I got quite a few responses to my "how to taste wine" article (well, I call four responses "quite a few") so I thought I'd really put the pedal to the metal and continue on with the thought.




It is not an easy thing to try to taste wine effectively or to understand what is going on in a glass of wine. The first clue to tasting wine, strangely enough, does not start with the glass but with the condition of the bottle.




Bottle condition can really give one a clue as to what condition the wine will be in. For example, if the wine has a recessed capsule, the enclosure surrounding the neck of the bottle, this will indicate a serious problem with the vino. A dip in the capsule at the end of the bottle will indicate that the cork has dried out. This drying out of the cork will allow air to enter the bottle (yikes!) and cause an oxidation problem which will lead, in most cases, to a sherry hit in the wine. This is why, among other reasons, so many winemakers are going to the screw-off cap or the other non-cork enclosures.




If the wine has a faded label, we can surmise with some certainty that the wine has seen some exposure to daylight or high intensity lighting. Either way, we will probably be tasting a "cooked" wine, called a Maderized wine. This "cooked" taste is not unlike barbeque potato chips in flavor without the salt.




Heat and sunlight will do a lot of damage to wine in a relatively short period of time. There are many times when I am called upon to evaluate personal or commercial cellars, where I find these kinds of off-putting taste sensations and the wine bottles had indicated the problems before the wine hit the old snifter.




As far as putting the nose in the glass, it is good to know that all of your very nice wine glasses should be cleaned by hand without using scented soaps. Scented soaps are the scourge of the wine taster and are insidious because so many soaps and detergents use some sort of "freshener" and can really taint a glass of wine. I remember judging at a state fair when all of the wines had a hint of lavender! The offending soap was removed but, to my amazement and horror, it took many washes before the glasses got back in balance. Putting your wine glasses into the dishwasher with some sort of candy-flower scented stuff is a real problem. It could be that the little hint of lemon in that Chardonnay is from Cascade detergent company!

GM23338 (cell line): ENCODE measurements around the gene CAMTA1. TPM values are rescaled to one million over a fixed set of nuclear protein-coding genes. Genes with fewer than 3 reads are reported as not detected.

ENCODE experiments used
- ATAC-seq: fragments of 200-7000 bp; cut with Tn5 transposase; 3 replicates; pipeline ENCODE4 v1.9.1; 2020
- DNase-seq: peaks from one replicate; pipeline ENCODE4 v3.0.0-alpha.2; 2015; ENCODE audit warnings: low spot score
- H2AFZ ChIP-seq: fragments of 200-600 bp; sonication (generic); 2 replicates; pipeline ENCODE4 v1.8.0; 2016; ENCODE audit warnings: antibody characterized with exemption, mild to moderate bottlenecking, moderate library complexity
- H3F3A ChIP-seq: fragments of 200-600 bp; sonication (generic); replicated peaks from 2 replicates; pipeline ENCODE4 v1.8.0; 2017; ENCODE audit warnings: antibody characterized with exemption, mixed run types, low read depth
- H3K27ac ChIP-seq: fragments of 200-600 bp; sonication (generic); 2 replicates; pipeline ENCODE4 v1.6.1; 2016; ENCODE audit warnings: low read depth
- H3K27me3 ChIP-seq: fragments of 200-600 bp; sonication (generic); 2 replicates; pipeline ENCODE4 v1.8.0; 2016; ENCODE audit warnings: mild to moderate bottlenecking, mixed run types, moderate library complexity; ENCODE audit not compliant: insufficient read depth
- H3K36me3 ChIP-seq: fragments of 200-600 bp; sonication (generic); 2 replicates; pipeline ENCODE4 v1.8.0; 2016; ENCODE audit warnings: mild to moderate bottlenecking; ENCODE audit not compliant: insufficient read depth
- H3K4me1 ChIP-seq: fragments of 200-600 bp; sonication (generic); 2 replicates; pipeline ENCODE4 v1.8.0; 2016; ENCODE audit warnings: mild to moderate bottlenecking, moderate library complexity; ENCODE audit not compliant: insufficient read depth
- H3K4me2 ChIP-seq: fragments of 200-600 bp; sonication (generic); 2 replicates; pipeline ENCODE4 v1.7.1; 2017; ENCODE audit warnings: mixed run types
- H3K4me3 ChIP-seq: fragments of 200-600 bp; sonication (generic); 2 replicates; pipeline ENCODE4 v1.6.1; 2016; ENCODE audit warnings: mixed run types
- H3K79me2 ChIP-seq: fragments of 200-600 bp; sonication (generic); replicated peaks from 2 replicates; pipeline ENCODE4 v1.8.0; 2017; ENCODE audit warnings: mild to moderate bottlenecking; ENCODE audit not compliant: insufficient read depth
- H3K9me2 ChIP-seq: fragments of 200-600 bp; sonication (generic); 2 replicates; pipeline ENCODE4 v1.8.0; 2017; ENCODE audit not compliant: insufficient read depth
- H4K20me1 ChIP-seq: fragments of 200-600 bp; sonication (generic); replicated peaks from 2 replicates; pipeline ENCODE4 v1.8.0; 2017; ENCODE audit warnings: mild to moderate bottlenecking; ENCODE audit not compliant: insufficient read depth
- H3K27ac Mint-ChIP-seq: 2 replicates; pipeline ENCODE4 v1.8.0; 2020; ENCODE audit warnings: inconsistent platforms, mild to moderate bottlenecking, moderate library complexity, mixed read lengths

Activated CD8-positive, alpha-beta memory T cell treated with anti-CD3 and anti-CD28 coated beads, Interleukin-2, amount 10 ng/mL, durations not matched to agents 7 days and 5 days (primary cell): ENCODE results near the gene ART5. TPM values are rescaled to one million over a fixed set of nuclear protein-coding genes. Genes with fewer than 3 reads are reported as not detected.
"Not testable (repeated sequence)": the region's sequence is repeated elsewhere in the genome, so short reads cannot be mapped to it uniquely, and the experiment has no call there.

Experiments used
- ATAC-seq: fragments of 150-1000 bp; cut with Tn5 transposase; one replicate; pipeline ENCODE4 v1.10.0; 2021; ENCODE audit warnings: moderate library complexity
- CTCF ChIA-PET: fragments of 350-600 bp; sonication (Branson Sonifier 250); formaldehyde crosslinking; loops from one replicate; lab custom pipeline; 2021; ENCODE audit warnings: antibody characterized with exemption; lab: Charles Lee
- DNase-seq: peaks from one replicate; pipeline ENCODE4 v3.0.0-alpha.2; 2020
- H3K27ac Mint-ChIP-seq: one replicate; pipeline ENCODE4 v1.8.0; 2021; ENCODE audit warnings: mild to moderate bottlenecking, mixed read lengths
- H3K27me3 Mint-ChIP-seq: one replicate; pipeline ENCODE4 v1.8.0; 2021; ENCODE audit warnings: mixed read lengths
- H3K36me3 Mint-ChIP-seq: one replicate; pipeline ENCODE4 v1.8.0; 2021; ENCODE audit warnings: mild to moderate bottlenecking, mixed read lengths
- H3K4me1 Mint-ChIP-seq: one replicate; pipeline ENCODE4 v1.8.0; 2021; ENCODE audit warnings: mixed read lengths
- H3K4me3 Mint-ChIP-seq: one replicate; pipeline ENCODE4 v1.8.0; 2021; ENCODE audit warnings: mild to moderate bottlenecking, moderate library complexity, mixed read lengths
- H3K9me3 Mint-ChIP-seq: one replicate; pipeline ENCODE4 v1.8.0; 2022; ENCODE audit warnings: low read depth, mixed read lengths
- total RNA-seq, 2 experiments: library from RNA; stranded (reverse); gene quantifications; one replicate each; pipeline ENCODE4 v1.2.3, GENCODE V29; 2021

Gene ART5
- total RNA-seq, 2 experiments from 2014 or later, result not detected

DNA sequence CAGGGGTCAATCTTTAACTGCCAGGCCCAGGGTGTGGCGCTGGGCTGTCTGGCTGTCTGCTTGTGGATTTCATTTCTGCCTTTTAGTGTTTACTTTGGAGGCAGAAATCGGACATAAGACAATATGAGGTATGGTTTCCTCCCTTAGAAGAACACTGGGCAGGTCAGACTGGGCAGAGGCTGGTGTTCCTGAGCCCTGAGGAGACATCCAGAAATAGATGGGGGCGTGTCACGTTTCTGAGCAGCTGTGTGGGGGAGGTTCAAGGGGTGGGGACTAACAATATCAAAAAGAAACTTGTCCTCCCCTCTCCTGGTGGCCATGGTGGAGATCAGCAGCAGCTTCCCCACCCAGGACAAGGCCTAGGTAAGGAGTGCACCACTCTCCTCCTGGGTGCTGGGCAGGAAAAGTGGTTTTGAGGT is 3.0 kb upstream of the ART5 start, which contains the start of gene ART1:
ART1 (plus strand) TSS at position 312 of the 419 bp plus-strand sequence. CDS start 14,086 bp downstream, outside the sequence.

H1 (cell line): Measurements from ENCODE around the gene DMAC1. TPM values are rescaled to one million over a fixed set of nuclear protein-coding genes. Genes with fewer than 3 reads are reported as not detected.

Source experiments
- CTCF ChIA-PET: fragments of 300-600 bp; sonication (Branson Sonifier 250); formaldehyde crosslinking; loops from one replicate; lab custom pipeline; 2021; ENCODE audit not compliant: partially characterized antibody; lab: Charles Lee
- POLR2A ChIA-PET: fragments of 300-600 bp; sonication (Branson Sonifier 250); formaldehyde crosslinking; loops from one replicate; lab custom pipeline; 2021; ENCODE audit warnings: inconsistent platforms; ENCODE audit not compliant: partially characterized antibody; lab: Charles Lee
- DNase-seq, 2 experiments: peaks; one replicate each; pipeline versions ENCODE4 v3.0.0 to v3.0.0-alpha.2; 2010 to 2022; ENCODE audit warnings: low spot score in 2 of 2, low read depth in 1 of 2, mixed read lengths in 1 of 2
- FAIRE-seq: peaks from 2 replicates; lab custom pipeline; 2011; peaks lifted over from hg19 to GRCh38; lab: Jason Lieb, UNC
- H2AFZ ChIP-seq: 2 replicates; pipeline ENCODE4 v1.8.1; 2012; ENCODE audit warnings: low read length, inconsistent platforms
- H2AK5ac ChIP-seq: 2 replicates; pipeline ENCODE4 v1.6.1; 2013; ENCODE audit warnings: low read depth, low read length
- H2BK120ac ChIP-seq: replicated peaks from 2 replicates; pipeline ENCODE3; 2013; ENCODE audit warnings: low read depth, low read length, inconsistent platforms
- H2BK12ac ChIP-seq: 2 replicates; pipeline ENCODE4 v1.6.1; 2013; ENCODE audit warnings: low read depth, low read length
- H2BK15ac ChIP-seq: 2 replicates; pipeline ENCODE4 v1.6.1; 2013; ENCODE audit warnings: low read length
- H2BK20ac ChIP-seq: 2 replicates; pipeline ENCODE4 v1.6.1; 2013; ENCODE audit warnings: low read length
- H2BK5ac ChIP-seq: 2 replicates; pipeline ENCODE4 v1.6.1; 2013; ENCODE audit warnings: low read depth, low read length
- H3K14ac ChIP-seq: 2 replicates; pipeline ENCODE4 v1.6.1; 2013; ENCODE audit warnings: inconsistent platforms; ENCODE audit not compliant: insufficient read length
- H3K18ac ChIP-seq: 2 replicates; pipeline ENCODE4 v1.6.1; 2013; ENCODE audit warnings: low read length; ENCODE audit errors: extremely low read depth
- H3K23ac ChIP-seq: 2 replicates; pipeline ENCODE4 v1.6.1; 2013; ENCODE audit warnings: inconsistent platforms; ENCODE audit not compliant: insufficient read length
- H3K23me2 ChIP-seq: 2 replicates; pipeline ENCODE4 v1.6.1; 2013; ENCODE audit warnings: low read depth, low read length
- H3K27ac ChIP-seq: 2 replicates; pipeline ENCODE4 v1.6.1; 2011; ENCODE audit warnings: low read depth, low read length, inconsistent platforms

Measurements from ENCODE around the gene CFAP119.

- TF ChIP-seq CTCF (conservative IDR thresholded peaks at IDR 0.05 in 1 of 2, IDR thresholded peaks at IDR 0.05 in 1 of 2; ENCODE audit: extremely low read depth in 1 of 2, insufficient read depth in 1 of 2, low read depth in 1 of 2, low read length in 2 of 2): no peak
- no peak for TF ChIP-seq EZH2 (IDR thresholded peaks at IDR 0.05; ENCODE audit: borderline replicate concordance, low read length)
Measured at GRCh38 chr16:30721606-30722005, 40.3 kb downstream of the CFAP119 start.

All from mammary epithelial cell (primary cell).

The real killer to the bouquet in wine is cologne, perfume, aftershave, shaving lotion, hand lotion and toothpaste! I can't tell you how many volunteers at wine tasting events and commercial judgings have been dismissed because of the stuff that is put on the body to "smell nice." The air around wine should be neutral in all respects. In my wine appreciation class at the university, I do not allow food in the room, gum to be chewed or any other kind of related smells. This is a very big thing in the wine world. See if you don't agree. Try smelling and tasting wine in a closed room with a bunch of flowers, then go outside, get some fresh air and smell/taste the wine &

the difference is quite something.




"&

162; The cool wine bargain of the week comes from south Australia and it is a 2006 Shiraz from Aaku. This 13 percent alcohol gem has loads of deep, purple fruit, hints of spice in the nose and back palate and a bouquet redolent of plum and dark black cherry. This guy sits at under 11 bucks and is just a sweetheart of a red wine. Those of you wanting a rich red without the bite and a velveteen finish, this is it! See you next week!